What Level of Optimization Do You Want?

InfoQ picked up a previous post of mine about the right way of doing or being Agile. There is an interesting comment that being agile is nothing more than living the values and principles. If you’re not doing that, you’re not Agile!

A valid perspective I suppose, although I have a different stance.

How ‘agile’ you are is meaningless. Organizations that want to improve because there is an urgency to do so, will. Organizations that don’t will die off or toil around in mediocrity.

The level of optimization organizations want to reach is up to their leadership. If making work visible and having standups improves the system and allows for risk mitigation, great, do that. If that’s all you’re doing, you’re doing better already.

No process, consultant or coach is going to force a change in thinking unless there is a real sense of urgency to change.

We’re 3 weeks into the new year and my organization is already having ’emergency meetings’ because our annual plan is in jeopardy because of resource allocation problems.

Apparently the pain of year end last year has already worn off and the best thing to do is do the same thing this year.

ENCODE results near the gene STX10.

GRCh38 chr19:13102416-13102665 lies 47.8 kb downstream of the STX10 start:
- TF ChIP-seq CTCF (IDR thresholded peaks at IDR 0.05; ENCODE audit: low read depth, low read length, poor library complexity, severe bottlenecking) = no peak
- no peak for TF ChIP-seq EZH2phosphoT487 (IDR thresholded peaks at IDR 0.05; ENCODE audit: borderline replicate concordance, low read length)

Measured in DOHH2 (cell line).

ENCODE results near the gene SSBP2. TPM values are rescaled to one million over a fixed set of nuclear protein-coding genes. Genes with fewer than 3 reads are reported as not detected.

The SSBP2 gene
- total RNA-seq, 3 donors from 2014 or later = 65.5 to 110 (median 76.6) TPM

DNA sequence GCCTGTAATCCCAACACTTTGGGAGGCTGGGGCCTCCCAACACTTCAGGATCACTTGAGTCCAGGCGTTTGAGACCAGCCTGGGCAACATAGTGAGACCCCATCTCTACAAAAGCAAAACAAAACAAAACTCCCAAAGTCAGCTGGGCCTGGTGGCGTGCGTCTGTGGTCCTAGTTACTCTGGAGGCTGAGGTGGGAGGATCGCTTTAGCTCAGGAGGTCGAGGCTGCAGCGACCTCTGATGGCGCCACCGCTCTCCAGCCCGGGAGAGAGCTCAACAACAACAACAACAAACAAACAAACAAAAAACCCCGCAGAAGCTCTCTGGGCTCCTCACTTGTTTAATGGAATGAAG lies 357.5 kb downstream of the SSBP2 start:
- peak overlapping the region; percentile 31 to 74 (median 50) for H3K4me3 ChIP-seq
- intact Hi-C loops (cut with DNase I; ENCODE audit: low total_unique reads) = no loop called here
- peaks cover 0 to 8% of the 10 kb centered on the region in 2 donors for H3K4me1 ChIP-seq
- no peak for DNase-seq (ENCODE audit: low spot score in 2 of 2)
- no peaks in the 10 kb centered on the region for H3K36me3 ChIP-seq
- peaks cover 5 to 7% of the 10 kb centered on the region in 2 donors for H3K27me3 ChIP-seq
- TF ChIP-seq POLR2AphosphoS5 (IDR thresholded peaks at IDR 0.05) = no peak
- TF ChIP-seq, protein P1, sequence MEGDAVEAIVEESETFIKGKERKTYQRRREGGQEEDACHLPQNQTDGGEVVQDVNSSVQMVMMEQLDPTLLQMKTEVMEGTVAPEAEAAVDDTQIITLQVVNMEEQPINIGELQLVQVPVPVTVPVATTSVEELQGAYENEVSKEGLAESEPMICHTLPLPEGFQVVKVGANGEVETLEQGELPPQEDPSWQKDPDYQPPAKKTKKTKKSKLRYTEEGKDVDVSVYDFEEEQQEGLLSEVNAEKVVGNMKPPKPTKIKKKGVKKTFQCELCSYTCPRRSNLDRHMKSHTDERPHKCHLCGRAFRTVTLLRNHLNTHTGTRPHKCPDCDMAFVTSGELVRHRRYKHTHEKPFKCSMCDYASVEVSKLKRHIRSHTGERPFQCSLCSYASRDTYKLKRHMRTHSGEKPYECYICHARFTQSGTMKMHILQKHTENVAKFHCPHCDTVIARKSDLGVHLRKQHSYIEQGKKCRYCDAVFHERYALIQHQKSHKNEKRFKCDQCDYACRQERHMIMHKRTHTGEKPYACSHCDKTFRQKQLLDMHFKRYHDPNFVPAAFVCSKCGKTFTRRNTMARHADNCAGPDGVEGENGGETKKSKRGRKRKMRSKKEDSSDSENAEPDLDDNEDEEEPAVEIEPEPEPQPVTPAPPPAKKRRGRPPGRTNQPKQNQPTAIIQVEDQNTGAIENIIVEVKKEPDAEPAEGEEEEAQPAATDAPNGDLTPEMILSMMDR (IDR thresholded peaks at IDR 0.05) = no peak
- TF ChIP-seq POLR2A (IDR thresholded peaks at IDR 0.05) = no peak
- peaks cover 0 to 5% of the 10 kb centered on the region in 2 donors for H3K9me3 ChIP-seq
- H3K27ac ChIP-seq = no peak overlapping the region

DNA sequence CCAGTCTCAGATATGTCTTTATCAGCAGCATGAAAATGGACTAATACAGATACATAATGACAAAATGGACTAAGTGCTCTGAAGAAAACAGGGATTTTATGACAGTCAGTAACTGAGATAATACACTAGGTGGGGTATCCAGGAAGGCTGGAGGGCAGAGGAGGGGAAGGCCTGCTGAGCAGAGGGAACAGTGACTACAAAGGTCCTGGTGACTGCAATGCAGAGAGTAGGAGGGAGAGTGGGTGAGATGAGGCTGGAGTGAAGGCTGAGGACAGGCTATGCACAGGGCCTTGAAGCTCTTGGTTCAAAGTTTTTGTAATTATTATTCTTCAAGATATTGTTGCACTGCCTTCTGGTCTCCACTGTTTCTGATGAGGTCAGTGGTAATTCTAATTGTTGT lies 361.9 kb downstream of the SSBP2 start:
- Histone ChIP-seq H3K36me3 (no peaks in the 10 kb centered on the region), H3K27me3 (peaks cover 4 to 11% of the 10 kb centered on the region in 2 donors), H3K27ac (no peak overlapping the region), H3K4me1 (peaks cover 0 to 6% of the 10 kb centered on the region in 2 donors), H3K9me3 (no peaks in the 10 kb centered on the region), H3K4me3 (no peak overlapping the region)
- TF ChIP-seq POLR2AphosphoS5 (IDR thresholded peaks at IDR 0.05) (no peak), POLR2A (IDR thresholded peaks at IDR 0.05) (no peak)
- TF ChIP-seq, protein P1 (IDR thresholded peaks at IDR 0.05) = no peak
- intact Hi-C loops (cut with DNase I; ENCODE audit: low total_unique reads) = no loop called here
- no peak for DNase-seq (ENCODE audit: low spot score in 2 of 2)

While that sounds snarky, even at this state, we’re miles ahead of where we were this time last year.

The work is visualized, managers and directors meet frequently at standups and release reviews, many team members are buying into the new practices we’ve brought in and we’ve helped the PMO move to quarterly budgeting and monthly reformatting based on a simple set of project artifacts.

If we decide to stay a project focused company and don’t get to stable teams, that focuses on end to end value streams, that’s largely the decisions of senior leaders. There isn’t much our team can do to force that other than to continually show the evidence we have that supports that way of working.

My point is, there are more factors involved with how mature your agile practice needs to be.

What pace of change can the organization sustain? What industry are they in? What products do they have? What’s the internal politics look like? What does their technology look like?

This is only scratching the surface but my perspective of optimization is drastically different than everywhere I’ve worked.

And that is extremely frustrating sometimes.

I try to remember its not about me in the first place and sometimes an organization needs to experience the pain of failure….twice….to uncover better ways of working.